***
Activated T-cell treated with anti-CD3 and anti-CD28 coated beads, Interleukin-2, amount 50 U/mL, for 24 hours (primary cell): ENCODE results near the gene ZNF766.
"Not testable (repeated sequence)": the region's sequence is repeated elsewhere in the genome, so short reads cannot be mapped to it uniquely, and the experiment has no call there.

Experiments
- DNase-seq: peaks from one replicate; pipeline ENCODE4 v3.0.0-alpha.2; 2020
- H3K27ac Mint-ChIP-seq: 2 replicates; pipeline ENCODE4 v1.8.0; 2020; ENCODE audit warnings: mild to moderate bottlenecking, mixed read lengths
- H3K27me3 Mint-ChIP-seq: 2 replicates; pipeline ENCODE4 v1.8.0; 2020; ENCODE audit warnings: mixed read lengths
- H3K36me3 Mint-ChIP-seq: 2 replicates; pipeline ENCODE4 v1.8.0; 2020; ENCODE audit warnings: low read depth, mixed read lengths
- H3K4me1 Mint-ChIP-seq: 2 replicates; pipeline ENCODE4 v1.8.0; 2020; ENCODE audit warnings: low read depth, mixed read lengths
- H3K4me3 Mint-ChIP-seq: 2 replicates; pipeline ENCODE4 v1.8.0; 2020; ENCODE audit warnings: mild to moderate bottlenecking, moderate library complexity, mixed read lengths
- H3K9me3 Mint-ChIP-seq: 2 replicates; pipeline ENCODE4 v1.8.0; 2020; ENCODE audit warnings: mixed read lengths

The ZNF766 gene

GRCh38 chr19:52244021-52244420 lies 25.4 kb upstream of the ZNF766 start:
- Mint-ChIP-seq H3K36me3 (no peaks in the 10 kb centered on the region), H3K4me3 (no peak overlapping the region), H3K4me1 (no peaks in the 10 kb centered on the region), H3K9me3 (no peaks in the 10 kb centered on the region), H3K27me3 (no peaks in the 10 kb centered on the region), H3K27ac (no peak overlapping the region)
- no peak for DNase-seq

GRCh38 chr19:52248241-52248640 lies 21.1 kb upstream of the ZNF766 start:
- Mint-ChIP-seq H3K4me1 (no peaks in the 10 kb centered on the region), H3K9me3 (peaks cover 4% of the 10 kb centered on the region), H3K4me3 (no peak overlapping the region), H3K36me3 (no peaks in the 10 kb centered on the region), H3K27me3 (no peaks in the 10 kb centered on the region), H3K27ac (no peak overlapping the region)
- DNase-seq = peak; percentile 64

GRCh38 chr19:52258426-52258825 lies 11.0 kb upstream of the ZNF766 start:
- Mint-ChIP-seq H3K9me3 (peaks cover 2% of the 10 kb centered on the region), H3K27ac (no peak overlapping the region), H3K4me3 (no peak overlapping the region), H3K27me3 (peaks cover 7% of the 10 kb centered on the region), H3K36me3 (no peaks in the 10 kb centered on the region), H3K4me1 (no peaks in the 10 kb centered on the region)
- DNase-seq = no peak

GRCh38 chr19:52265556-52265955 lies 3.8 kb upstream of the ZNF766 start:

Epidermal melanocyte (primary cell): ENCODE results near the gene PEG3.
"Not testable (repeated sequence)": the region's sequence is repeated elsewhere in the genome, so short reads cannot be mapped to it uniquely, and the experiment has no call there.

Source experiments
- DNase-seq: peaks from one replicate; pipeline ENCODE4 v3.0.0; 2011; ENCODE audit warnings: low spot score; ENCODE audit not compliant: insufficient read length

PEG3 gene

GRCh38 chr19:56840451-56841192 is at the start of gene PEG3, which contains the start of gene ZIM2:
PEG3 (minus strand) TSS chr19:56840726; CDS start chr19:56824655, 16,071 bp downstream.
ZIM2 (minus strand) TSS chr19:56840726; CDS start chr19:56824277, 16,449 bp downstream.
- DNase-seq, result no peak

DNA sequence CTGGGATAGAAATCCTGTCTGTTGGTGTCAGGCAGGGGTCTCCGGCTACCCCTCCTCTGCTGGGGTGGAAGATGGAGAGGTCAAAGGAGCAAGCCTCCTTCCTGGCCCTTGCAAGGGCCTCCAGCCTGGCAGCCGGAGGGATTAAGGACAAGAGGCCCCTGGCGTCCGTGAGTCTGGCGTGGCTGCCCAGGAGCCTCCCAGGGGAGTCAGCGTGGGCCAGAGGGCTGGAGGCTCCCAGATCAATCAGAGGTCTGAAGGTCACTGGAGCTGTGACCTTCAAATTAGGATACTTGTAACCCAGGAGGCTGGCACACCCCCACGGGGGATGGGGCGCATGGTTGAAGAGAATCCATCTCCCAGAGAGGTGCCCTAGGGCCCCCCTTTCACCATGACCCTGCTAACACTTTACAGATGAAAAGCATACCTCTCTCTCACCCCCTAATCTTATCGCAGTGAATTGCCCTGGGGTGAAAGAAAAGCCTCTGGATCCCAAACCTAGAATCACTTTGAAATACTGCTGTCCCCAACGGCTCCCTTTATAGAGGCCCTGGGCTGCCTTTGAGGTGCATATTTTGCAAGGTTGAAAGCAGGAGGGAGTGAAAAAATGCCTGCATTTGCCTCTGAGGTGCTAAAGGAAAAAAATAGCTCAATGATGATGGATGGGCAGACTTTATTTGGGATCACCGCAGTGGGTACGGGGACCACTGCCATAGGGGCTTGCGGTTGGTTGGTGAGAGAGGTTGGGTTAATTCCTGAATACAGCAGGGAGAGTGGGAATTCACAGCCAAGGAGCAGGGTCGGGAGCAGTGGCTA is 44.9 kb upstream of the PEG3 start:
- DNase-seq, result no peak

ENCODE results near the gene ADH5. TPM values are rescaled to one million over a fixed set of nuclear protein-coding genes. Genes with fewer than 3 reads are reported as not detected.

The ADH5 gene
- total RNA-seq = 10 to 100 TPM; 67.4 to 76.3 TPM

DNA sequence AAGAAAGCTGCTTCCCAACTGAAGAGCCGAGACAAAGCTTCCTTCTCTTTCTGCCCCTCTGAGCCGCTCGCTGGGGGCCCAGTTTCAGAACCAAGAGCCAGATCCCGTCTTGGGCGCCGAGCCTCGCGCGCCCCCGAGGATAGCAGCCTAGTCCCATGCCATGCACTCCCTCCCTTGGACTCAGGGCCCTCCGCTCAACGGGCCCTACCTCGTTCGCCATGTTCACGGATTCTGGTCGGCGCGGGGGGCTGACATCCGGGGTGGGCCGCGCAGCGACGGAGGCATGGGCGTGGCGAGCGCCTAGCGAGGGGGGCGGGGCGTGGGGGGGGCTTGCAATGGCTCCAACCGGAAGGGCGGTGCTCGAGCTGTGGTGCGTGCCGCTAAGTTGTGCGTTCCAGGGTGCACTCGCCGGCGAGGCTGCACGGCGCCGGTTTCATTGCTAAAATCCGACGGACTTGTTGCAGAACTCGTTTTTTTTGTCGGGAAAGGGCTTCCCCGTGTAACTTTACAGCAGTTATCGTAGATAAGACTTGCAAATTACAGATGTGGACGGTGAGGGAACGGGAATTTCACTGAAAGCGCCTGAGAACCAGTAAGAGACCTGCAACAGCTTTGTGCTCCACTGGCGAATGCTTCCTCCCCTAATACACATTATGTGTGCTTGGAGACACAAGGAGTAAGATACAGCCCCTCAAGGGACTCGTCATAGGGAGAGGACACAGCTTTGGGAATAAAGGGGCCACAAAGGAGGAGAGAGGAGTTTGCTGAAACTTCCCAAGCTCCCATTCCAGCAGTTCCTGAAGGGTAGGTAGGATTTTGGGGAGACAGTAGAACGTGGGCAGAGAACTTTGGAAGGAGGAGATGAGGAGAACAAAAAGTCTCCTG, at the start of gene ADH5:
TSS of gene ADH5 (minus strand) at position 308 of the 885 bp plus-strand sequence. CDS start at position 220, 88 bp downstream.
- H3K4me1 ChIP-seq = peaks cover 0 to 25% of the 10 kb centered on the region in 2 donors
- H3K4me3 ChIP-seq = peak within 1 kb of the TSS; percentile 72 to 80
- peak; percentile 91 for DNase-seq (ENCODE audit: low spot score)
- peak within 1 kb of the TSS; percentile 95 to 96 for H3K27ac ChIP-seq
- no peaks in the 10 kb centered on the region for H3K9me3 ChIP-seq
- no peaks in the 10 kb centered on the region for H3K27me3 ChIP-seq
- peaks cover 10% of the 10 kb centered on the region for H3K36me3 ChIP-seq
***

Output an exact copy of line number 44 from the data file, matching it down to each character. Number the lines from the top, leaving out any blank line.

- peaks cover 10% of the 10 kb centered on the region for H3K36me3 ChIP-seq